Rialto’s exciting new community space.
By Samuel Bishop
I’m passionate about innovative uses of vacant spaces for the good of the community. So you’ll understand my excitement upon discovering a pretty special project doing just that (and more) literally a stone’s throw from my new home in Dublin 8.
It’s important to me that we celebrate the great peopleorientated initiatives emerging around the country. These projects get little financing or exposure, but work extremely hard to make a difference in their community. I would argue that they are vital to the health of our communities and society as a whole.
Flanagan’s Fields is a community garden situated in an area which has undergone huge transformation in the past 15 years. It is a beautiful garden in its infancy, having only begun in 2011. It has an impressive and diverse range of elements to explore, from the commonage gardens, the micro-gardens (a mix of flowers and vegetables), the rubble herb spirals, the spiritual (zen) garden, the pond, the sensory garden, the small woodland (in progress), the healthy food zone, the compost zone and the wild flower and wheat growing space.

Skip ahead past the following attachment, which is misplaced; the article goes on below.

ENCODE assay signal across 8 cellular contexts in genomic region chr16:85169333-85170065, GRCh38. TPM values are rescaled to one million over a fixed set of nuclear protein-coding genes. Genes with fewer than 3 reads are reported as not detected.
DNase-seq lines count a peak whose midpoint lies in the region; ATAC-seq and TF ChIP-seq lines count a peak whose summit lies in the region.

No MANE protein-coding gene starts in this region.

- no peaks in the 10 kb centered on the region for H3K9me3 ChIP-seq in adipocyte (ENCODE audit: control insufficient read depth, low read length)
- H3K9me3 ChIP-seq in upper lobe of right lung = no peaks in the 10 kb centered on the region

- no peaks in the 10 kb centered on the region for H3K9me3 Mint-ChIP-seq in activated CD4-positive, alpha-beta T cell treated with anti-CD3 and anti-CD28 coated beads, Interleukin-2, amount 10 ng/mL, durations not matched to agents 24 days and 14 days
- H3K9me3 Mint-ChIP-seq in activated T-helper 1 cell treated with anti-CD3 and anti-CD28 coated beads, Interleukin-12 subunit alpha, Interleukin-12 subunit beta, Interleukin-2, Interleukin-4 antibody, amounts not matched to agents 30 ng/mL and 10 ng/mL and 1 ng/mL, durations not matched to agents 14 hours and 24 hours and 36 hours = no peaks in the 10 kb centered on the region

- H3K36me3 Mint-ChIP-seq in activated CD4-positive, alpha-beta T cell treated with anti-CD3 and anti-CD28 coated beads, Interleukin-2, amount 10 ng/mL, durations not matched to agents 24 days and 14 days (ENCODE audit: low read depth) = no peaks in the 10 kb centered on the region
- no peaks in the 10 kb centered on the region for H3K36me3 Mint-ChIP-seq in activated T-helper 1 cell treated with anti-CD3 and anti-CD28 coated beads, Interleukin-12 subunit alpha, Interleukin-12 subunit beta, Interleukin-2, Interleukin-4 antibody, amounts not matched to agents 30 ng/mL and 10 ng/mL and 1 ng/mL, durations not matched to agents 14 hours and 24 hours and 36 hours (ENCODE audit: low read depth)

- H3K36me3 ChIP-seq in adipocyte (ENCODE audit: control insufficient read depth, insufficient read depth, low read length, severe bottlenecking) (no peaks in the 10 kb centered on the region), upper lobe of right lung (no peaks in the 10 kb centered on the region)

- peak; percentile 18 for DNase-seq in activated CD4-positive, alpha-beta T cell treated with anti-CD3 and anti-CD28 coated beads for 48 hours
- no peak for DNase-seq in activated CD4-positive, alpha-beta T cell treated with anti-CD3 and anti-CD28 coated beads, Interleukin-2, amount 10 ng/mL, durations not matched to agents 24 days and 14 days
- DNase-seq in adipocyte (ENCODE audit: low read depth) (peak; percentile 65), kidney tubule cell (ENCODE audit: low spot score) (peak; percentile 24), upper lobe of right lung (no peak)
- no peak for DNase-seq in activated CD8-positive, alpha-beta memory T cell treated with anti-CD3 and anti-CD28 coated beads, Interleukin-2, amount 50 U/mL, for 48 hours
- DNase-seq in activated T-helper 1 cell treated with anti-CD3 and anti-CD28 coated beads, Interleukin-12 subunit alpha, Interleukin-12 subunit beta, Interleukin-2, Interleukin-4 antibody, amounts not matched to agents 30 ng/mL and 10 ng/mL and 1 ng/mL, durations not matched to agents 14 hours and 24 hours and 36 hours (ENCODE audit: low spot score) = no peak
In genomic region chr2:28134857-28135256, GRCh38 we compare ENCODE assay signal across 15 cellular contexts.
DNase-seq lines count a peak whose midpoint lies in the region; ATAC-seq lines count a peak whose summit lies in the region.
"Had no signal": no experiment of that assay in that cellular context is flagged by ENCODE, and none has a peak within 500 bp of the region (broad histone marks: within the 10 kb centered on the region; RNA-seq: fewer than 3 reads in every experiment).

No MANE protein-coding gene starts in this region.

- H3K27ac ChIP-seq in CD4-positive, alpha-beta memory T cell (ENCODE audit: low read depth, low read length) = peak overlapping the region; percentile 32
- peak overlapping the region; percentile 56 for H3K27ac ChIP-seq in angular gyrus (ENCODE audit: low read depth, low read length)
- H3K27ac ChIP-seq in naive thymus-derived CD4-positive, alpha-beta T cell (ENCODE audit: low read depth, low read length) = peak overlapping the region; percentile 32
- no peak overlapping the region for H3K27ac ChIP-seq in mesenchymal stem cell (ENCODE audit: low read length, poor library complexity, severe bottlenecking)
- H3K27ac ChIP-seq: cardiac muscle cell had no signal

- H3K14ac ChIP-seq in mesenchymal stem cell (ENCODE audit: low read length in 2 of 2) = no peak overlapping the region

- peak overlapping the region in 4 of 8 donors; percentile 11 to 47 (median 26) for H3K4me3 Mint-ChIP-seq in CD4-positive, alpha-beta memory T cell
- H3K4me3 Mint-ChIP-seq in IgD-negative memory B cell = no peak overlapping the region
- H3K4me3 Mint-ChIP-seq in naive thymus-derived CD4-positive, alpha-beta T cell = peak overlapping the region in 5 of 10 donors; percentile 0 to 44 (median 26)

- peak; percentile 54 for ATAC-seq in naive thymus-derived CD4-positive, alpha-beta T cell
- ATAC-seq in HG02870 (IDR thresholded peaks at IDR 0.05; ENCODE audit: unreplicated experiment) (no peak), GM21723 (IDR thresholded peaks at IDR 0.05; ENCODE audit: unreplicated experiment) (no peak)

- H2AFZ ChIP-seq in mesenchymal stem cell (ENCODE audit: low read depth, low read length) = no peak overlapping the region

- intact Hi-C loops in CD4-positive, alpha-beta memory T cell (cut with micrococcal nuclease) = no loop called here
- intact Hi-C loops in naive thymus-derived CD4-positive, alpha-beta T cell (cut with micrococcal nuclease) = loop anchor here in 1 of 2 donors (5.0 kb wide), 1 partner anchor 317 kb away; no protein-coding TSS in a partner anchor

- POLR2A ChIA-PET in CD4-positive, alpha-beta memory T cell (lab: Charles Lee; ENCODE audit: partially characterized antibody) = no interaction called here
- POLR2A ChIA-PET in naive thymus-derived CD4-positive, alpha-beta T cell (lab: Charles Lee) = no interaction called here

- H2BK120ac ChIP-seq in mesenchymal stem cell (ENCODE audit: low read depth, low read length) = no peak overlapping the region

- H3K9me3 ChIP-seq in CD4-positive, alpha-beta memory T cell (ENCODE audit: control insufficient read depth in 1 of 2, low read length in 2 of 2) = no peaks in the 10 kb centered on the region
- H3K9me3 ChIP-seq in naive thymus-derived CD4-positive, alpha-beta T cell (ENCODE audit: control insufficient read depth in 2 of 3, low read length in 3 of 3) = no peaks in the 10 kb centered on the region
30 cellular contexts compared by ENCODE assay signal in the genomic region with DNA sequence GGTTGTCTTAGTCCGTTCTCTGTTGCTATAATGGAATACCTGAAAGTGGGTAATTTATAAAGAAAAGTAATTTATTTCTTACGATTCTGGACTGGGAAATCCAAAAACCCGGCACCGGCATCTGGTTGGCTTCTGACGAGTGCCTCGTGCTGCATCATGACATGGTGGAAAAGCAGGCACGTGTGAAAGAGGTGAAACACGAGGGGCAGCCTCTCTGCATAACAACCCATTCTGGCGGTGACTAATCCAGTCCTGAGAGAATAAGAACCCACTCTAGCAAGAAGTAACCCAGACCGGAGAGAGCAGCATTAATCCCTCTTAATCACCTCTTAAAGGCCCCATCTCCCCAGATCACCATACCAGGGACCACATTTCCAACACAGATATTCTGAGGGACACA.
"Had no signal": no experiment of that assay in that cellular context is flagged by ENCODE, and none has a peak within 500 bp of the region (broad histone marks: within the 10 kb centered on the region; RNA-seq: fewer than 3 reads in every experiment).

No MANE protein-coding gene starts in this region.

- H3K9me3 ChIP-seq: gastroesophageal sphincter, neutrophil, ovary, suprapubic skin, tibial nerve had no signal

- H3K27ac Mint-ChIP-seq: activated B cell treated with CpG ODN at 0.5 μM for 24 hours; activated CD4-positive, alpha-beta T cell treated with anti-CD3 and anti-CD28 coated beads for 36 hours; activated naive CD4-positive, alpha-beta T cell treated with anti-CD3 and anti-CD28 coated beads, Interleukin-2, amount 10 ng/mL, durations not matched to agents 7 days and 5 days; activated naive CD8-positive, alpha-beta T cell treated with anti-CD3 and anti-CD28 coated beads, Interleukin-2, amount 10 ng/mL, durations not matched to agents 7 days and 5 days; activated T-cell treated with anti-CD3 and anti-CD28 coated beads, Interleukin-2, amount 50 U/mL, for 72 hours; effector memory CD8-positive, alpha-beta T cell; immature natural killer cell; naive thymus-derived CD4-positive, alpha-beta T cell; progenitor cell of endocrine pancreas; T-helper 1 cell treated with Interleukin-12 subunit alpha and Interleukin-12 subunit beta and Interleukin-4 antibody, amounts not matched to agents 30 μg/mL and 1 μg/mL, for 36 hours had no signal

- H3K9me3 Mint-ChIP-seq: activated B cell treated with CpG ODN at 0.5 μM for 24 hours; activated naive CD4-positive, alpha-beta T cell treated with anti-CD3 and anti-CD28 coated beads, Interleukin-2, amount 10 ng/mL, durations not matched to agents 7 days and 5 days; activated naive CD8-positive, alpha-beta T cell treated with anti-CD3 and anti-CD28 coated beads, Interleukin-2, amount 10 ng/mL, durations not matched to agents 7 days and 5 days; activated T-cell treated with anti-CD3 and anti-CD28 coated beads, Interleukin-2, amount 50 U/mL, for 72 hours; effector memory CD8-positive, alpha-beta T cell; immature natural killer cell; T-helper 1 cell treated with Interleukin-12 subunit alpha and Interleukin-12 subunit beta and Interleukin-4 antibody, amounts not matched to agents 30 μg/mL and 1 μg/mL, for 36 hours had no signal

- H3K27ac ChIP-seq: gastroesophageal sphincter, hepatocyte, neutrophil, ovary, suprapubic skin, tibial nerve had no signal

The first thing that strikes you is the dome. In stark contrast to the new red brick apartment complexes, the dome appears soft and subtle, yet shouts out for attention. It is unexpected, surprising and an exciting addition to the landscape. This is The Grow Dome, a geodesic dome made of timber and clear plastic sheeting, and is the most iconic part of this wonderful haven. What started out as a research and experimental project has expanded into a community hub, multi-purpose function room, greenhouse, rain shelter and education space and the complete opposite to dreary, concrete community centres! The dome and the garden are a source of pride and a landmark in the community. Members can join the garden with a payment of ¤5, which goes towards the cost of a key, and a small voluntary contribution of manual work.